1 Corinthians 1.18 - 2.5
The message of the cross
Welcome to the second instalment in our series Seeing the Son. In 1 Corinthians 1-4 Paul reminds the Corinthians – and us – what really matters, encouraging us to refocus ourselves on Jesus.
Last week we looked at how to wait eagerly for Jesus to be revealed, by standing on the solid ground of God’s call, being changed by God’s grace, and learning to be united around Jesus as sisters and brothers in God’s family.
This week we’ll see that the world today is not so different from the world of first-century Corinth, with similar distractions and focus on appearances. And we’ll see how Paul addresses that by bringing us back to the foundation of the Christian faith: Jesus Christ and him crucified (2.2). We’ll see that the message of the cross is (1) foolish, (2) weak, and (3) simple.
The cross is foolish (1.18-24)
First: the message of the cross is foolish.
I think the most foolish thing I’ve done this year – though Jess may disagree, I don’t know – was probably when I used my desk chair to reach something down off the top shelf in my old study – the chair span round and I fell, crashing into my digital piano, badly twisting my arm and shoulder, and almost smashing my head into the door handle.
I got in a lot of trouble for that with the wife... and was told to stop being lazy, and to get the kitchen steps when I need to reach something down from my top shelf...
It was a foolish thing to do. But what does it mean to be wise?
Some of the Christians in Corinth were obsessed with wisdom. For them wisdom meant being clever, intelligent, witty. They thought they could tell someone was wise by how they spoke. If a speech happened to be full of clever arguments and long words, delivered with passion that swayed and inspired – then that speaker was ‘wise’, no matter what they said.
Some schools taught ‘rhetoric’ – skills to help you persuade, to bring praise and even fame. Rhetoric was about presentation – it didn’t really matter what you said, as long as you said it with style.
Others of the Christians in Corinth cared less about words and more about signs and wonders. They wanted the experience, to see miracles, to have a good show. They wanted the pazazz, the music, the lights, the dry ice.
Paul put it like this: Jews demand signs and Greeks look for wisdom (1.22). What do both have in common? They were more interested in entertainment than the truth, they preferred style to substance, and chose glamour over the gospel. If that’s what you’re looking for, it’s no wonder Paul said the message of the cross is foolishness (1.18), and talked about the foolishness of what hepreached (1.21).
In Roman times if you wanted to talk about a new way of life, you wouldn’t start with crucifixion – one of the cruellest, most brutal, utterly humiliating ways to be killed. It was so awful that the writer Cicero said the very word ‘cross’ shouldn’t even be spoken by Roman citizens. It’s easy for us to forget that because for us the cross is an item of jewellery to be worn around our neck, a piece of beautiful wood to be held.
We have good reasons for doing so – which we’ll come to in a bit – but it makes it harder for us to see what Paul was saying here.
We preach Christ crucified, he said, a stumbling-block to Jews and foolishness to Gentiles (1.23).
When they heard Paul was going to talk about new life, they would settle in and rub their hands together in eager expectation of something spectacular. And then Paul said, ‘see Jesus who was tortured and killed by the Romans’: we preach Christ crucified. It wasn’t what they were looking for – but it’s what they needed to hear. Look back with me where our reading began:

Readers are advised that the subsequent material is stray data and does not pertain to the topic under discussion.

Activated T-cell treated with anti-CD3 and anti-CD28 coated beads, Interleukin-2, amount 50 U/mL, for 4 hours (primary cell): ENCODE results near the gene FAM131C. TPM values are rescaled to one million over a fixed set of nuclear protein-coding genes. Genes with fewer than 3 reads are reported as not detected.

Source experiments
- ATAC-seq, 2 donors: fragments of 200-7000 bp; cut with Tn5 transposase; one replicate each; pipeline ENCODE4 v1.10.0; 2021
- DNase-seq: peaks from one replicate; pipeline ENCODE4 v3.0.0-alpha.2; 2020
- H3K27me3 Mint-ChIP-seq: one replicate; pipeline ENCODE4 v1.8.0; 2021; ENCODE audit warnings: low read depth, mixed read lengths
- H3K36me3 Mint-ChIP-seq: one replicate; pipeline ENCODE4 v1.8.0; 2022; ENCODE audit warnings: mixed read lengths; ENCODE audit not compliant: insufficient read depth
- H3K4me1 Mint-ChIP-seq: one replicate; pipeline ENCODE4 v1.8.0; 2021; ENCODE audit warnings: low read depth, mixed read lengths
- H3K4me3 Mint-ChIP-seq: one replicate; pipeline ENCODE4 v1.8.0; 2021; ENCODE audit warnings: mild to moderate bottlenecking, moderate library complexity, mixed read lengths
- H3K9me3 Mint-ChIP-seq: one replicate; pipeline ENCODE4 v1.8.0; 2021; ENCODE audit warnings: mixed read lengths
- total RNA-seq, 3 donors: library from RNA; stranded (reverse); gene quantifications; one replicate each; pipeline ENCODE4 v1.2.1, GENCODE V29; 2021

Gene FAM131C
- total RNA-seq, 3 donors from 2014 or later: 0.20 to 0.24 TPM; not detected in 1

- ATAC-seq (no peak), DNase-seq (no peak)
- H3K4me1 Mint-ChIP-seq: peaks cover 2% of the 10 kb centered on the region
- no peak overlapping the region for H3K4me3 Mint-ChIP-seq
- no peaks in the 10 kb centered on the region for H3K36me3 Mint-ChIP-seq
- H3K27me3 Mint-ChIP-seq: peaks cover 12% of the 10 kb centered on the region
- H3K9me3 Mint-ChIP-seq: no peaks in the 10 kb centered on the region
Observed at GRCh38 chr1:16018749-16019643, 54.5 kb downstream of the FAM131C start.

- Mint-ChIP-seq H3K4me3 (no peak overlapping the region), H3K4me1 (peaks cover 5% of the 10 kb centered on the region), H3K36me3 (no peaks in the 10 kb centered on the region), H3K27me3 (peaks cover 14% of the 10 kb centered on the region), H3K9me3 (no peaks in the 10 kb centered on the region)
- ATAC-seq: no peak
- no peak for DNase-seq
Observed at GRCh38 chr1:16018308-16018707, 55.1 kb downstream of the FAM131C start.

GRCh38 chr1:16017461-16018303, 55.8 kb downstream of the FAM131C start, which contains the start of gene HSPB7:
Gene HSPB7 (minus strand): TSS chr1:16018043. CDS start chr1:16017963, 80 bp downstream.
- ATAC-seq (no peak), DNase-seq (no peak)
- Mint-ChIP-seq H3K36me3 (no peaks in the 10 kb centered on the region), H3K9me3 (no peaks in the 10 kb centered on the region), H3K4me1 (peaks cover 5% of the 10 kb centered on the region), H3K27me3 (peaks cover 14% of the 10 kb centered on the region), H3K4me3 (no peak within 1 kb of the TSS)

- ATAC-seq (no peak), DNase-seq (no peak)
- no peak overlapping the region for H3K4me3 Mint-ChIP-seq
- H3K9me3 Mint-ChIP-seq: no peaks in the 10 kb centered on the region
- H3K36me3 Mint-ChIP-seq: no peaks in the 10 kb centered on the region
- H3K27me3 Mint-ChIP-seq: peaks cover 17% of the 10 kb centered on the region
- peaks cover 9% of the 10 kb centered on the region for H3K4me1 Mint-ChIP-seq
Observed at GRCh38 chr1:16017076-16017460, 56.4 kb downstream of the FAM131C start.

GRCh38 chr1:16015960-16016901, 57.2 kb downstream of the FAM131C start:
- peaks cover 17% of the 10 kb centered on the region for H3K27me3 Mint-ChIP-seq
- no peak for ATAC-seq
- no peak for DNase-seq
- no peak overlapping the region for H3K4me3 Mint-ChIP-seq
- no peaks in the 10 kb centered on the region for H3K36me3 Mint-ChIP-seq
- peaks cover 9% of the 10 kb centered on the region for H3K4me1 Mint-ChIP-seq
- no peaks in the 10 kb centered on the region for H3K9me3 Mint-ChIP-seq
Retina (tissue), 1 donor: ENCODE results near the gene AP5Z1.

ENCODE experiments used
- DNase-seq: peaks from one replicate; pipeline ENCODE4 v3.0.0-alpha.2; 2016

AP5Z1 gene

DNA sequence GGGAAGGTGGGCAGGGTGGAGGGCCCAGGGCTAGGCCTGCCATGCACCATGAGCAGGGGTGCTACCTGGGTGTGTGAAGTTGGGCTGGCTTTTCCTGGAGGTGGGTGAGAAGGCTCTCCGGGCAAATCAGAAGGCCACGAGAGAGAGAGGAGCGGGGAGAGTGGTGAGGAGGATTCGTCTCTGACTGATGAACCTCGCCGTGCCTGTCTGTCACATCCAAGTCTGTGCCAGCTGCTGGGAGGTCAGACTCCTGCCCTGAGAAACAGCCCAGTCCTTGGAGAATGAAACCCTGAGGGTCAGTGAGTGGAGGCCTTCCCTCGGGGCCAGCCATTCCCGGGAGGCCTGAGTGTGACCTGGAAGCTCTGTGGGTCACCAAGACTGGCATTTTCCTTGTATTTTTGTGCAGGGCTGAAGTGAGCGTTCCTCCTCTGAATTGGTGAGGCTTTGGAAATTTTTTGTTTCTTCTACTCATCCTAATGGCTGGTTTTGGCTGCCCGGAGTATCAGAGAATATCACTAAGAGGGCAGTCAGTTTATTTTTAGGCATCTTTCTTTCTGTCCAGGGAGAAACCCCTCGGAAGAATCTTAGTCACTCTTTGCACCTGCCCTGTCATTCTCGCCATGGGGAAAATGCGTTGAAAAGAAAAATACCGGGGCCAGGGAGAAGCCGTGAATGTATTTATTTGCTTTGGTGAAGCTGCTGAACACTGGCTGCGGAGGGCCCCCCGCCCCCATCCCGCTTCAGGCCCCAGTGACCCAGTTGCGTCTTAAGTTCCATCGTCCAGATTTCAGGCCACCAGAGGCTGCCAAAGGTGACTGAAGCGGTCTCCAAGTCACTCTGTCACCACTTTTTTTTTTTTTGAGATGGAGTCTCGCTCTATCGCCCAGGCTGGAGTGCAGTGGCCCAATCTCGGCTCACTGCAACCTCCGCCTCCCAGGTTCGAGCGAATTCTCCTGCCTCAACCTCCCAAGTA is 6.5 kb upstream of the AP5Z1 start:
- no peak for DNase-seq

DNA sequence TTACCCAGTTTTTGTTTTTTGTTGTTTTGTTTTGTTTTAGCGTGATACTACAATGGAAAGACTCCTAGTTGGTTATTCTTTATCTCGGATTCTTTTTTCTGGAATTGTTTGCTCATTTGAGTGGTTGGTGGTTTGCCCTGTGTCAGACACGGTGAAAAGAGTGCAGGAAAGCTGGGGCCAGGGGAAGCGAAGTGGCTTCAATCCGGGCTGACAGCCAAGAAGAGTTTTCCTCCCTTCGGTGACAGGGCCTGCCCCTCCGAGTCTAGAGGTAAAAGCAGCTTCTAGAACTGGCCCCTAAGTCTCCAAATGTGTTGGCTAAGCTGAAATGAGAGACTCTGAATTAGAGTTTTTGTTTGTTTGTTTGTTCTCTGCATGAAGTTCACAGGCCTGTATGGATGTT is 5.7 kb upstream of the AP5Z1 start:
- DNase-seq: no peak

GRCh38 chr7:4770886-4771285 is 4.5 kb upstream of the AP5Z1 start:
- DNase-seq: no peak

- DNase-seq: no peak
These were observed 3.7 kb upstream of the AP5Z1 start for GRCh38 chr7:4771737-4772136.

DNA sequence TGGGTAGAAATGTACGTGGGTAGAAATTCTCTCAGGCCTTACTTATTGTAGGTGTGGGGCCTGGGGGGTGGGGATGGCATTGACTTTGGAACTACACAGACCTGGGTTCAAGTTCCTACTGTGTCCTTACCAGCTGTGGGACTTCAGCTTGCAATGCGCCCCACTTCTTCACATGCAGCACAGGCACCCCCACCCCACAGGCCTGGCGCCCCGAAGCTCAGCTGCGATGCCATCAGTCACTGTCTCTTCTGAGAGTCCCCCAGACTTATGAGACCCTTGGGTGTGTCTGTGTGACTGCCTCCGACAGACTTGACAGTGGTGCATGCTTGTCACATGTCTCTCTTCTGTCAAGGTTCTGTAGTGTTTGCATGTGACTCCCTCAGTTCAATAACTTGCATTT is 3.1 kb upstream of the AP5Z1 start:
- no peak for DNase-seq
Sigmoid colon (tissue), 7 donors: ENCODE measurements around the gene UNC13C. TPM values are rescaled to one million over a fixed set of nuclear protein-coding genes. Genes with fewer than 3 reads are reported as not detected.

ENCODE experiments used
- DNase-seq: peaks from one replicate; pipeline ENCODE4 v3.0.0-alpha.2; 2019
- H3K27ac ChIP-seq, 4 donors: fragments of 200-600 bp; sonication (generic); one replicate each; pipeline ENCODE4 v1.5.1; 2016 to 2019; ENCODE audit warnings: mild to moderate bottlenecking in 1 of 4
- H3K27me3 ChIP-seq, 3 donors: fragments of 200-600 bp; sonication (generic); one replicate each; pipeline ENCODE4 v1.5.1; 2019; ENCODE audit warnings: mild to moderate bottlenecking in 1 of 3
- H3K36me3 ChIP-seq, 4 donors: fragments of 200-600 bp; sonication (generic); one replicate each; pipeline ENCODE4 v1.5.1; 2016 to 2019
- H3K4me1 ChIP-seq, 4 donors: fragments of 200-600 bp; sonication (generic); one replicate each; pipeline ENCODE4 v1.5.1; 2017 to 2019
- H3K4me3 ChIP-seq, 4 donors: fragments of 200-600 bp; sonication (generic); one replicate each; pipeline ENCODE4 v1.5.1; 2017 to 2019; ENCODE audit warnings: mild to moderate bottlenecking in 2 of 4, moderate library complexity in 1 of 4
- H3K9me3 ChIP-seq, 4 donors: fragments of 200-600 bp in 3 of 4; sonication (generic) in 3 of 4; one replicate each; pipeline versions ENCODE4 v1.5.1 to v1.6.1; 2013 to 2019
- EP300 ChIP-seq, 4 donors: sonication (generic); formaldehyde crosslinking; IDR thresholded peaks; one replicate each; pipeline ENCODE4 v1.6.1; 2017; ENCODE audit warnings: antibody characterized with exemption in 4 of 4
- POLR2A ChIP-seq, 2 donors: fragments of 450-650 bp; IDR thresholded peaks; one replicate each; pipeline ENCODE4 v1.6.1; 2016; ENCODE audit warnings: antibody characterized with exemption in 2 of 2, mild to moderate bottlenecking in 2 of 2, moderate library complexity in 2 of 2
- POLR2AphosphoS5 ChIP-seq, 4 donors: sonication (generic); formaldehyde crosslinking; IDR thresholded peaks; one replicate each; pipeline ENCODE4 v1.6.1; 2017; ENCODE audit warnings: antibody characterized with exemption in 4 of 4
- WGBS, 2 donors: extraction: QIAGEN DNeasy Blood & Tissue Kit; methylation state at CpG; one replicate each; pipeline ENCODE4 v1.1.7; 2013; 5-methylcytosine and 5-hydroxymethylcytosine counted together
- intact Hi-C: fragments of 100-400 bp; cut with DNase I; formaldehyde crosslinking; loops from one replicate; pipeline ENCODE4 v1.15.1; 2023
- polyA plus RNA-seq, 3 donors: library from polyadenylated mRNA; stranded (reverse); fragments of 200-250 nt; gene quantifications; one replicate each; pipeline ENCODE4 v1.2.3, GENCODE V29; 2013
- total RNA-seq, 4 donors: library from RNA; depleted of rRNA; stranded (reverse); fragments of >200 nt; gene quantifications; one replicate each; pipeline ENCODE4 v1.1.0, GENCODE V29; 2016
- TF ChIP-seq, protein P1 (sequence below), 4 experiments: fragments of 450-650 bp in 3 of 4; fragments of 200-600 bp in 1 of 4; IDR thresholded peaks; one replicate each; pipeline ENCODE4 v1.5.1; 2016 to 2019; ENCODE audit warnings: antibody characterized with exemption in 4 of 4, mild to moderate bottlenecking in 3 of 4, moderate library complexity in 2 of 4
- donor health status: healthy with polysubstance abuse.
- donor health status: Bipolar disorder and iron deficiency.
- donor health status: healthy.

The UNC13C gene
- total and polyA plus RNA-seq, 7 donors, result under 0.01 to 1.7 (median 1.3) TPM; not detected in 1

the cross is foolishness to those who are perishing, but to us who are being saved it is the power of God.1 Corinthians 1.18 (NIV)
If your house is on fire, you don’t need help painting the skirting boards or alphabetising your bookshelf – you need to get out! You need someone to pull you out of the flames!
That’s why Paul says God has made foolish the wisdom of the world (1.20). God shows it up for what it is: at best a distraction from the truth that we are perishing, stopping us from seeing that we are in danger – and at worst a lie pretending to be the truth.
As the song goes: salvation is yours if you do what is true to you, and you do it with love,[i] be true to yourself, do what you think is right, follow your heart. That’s what the world says, and it sounds good – but what if the heart is deceitful? What if the heart is deceitful above all things and beyond cure(Jeremiah 17.9)? What if what you think is right is not only wrong but dangerous?
God says: you are perishing, you need saving, you need healing. Here is my Son – he won’t save you from death, he’ll save you through death – his death. We deserve to die, but Jesus died in our place so we might live; that is the message of the cross, and it’s the message we need to hear, because we all need to be saved.
A man lost his hat, and decided the easiest way to get another was to steal one.
As he was walking along the road he saw a church, and went inside to see if it had a cloakroom. The preacher was in the middle of a sermon on the Ten Commandments – the man paused to listen for a while, and then changed his mind about stealing a hat.
On his way out he ran into the preacher. ‘I came here with sin in my heart,’ he said, ‘But you saved me from crime.’
‘That’s good to hear,’ said the preacher, ‘What sin were you about to commit?’
‘I came here to steal a hat, but your sermon made me change my mind.’
The preacher smiled, ‘May I ask which part of the sermon helped you see the error of your ways?’
The man said, ‘When you reached, “Thou shalt not commit adultery,” I remembered where I’d left my hat.’
The cross is weak (1.25-31)
First, we’ve seen that the message of the cross is foolish – to the world. Second, the message of the cross is weak. Verse 25:
For the foolishness of God is wiser than human wisdom, and the weakness of God is stronger than human strength.1 Corinthians 1.25 (NIV)
What do you make of Paul talking about God’s foolishness and weakness? One way of reading it goes something like this: God is so wise that even his ‘foolishness’ is wiser than the wisest human wisdom; God is so powerful that even his ‘weakness’ is stronger than the strongest human strength.